Effects of delta 9-tetrahydrocannabinol and cannabidiol on sodium-dependent high affinity choline uptake in the rat hippocampus.J Pharmacol Exp Ther. 1980 May; 213(2):216-21.JP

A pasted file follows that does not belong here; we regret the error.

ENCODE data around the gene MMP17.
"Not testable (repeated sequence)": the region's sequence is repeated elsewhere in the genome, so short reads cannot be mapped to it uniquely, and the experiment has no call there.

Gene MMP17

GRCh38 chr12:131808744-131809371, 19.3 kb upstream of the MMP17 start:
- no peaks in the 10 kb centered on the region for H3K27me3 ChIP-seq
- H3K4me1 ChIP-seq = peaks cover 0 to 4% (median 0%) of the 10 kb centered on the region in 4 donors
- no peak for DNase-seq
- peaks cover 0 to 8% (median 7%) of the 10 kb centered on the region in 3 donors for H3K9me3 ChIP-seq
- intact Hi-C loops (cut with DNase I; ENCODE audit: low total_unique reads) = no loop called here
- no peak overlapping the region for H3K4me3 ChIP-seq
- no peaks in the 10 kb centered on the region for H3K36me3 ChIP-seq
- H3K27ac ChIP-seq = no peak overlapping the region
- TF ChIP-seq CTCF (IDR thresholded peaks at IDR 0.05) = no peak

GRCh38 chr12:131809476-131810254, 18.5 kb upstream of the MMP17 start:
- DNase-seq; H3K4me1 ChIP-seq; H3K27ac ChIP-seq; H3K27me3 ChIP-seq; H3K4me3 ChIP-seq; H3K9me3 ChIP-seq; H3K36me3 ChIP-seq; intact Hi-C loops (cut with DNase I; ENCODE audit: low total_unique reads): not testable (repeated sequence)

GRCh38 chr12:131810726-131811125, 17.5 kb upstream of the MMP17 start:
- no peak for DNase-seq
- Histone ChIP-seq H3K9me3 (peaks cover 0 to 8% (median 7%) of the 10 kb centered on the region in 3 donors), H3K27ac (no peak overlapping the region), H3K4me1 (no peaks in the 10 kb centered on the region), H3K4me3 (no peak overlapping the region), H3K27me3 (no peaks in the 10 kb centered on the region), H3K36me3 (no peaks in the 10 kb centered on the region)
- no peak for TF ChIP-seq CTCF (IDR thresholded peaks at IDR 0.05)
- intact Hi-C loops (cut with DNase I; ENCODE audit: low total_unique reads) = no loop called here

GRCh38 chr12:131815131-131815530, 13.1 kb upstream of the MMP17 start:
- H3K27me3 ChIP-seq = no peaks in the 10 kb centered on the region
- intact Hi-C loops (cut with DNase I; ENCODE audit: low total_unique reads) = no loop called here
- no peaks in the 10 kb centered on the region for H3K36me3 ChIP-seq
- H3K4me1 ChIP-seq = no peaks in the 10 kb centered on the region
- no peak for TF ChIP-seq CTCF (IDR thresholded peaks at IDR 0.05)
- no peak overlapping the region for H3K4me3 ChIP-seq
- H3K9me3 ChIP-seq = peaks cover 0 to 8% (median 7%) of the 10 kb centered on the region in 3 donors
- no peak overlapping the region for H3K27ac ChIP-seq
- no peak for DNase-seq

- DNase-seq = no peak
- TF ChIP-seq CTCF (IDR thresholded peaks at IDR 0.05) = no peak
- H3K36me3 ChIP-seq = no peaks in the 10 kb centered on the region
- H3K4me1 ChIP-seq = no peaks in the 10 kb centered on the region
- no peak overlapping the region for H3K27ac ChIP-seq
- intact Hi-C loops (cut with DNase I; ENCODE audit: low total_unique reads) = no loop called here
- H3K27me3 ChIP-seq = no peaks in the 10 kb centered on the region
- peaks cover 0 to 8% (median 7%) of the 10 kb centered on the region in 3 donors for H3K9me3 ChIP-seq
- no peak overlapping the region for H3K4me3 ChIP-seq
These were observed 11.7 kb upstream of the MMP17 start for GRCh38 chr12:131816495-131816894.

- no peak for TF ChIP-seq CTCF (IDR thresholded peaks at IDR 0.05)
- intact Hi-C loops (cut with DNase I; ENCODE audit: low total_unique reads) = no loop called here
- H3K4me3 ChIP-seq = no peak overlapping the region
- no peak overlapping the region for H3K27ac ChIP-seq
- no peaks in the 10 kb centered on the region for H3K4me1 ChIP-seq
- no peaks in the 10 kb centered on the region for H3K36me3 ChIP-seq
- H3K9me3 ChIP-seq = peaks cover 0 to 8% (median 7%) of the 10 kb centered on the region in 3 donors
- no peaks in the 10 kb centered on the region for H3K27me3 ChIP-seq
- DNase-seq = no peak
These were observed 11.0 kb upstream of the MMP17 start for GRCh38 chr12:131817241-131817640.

Doses of delta 9-tetrahydrocannabinol (delta 9-THC) and cannabidiol (CBD) affording the same degree of protection against seizures induced by maximal electroshock were compared for their effects on sodium-dependent high affinity choline uptake into six rat brain regions: cortex, striatum, medulla-pons, hypothalamus, midbrain and hippocampus. One hour after administration of CBD, 60 mg/kg i.p. in vitro choline uptake was not altered in any brain region. In contrast, 1 hr after administration of delta 9-THC, 10 mg/kg i.p., in vitro choline uptake in hippocampus and hypothalamus was significantly reduced. Moreover, in vivo administration of delta 9-THC was followed by a dose-related reduction in in vitro hippocampus choline uptake. Kinetic analysis of hippocampal choline uptake after administration of delta 9-THC, 10 mg/kg i.p., indicated that there was a reduction in Vmax with no change in the Km of the transport system. After direct addition to the hippocampal homogenates (in vitro) both delta 9-THC and CBD inhibited choline uptake, with IC50 values of 4.6 and 15.9 microM, respectively. Kinetic analysis revealed that the in vitro choline uptake inhibition induced by delta 9-THC was noncompetitive in nature. These results suggest that the septal-hippocampal cholinergic tract is a major site of action of delta 9-THC and may provide a neurochemical basis for the differential pharmacological properties of delta 9-THC and CBD.